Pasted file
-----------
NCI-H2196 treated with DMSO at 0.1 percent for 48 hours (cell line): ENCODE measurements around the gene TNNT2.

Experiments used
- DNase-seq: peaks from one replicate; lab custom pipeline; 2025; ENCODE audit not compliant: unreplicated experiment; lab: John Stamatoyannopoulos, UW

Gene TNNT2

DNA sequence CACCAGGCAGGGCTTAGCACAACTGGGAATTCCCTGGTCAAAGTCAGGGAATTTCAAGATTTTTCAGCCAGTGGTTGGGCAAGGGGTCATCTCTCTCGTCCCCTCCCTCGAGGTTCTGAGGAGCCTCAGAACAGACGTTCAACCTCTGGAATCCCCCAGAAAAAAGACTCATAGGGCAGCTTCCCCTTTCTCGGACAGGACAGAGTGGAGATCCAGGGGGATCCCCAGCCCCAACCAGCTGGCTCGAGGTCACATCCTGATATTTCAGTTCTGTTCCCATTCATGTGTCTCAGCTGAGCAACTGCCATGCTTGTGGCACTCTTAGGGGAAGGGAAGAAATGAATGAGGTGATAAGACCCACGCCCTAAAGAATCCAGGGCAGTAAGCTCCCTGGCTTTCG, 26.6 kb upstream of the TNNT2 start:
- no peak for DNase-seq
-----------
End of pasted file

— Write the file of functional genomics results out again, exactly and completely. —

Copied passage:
NCI-H2196 treated with DMSO at 0.1 percent for 48 hours (cell line): ENCODE measurements around the gene TNNT2.

Experiments used
- DNase-seq: peaks from one replicate; lab custom pipeline; 2025; ENCODE audit not compliant: unreplicated experiment; lab: John Stamatoyannopoulos, UW

Gene TNNT2

DNA sequence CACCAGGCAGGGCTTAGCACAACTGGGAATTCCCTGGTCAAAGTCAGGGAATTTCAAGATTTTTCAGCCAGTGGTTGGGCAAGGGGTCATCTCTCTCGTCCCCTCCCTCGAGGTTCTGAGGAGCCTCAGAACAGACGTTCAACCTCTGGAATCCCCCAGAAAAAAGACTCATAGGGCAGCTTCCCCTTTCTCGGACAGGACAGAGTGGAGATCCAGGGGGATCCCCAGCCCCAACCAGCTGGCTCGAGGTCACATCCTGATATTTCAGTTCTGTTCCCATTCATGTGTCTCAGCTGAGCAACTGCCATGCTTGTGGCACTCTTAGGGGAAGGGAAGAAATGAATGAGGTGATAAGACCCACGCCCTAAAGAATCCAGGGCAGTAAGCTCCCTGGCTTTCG, 26.6 kb upstream of the TNNT2 start:
- no peak for DNase-seq